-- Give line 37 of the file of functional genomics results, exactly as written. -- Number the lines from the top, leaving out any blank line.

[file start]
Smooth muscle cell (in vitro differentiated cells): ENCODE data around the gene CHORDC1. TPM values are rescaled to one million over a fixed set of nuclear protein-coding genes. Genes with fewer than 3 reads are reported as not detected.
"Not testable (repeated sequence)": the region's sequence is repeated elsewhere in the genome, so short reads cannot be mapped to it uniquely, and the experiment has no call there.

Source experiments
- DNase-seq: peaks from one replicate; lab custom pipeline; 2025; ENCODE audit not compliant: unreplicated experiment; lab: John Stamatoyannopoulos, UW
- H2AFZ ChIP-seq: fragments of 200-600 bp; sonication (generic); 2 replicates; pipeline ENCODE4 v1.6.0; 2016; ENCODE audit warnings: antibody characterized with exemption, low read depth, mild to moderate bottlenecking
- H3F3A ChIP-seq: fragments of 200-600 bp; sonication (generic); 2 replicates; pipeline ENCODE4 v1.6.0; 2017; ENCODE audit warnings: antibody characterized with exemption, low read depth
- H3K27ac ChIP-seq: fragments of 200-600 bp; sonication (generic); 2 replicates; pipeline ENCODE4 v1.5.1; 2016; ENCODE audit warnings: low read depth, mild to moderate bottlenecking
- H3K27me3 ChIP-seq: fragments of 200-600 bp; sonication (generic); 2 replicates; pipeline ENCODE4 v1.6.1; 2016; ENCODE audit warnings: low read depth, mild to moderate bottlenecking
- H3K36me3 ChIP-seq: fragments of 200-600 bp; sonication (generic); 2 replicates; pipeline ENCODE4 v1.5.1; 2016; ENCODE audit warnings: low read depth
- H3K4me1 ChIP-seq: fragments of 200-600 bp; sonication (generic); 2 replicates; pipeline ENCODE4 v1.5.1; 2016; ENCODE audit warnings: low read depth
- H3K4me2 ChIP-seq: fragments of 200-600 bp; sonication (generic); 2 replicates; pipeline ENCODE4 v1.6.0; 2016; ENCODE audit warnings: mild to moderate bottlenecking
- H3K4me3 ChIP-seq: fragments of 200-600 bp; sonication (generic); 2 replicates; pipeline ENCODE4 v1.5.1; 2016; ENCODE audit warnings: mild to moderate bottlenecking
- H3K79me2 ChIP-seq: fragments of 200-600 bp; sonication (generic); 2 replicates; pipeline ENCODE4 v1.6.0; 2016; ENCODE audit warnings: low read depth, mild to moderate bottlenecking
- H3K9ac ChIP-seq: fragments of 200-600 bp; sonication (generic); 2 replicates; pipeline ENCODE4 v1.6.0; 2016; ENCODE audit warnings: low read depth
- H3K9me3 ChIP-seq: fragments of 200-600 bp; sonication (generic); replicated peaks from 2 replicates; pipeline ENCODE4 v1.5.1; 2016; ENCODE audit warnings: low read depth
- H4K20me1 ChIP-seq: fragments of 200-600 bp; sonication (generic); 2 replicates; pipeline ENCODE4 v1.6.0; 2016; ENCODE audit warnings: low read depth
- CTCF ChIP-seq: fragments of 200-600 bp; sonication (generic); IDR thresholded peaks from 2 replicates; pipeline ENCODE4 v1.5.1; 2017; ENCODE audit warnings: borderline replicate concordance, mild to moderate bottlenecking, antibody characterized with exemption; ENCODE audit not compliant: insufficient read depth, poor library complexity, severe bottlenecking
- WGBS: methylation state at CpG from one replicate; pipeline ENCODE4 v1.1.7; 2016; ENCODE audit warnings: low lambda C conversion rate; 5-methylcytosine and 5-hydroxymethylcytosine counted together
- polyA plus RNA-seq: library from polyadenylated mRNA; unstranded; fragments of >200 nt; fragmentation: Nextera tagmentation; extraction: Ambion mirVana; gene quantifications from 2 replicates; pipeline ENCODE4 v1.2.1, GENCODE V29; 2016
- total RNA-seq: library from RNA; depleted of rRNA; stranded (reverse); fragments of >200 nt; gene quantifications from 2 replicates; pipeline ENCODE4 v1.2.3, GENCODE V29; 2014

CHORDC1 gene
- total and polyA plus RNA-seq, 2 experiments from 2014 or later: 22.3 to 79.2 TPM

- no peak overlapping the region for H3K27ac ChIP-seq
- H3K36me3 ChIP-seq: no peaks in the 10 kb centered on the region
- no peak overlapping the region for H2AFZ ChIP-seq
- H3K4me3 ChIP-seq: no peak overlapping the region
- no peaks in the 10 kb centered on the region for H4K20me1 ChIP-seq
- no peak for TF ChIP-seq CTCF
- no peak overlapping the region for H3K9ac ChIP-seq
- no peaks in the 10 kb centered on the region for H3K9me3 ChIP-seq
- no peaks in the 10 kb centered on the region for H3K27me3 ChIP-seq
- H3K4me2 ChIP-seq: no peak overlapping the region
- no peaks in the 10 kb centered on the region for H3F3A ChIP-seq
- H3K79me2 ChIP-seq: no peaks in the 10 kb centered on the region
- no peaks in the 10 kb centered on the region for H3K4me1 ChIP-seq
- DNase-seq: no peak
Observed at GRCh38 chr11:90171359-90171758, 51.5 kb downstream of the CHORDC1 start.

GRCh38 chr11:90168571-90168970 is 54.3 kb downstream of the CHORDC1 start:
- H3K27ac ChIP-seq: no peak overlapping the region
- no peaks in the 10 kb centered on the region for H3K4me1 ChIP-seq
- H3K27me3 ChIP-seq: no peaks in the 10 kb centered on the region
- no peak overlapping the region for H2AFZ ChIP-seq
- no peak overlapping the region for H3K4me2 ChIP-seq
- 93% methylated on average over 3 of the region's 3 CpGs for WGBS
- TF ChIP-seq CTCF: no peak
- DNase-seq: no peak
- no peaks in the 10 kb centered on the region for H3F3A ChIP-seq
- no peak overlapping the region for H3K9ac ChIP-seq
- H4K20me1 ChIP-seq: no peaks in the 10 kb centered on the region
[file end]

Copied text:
Observed at GRCh38 chr11:90171359-90171758, 51.5 kb downstream of the CHORDC1 start.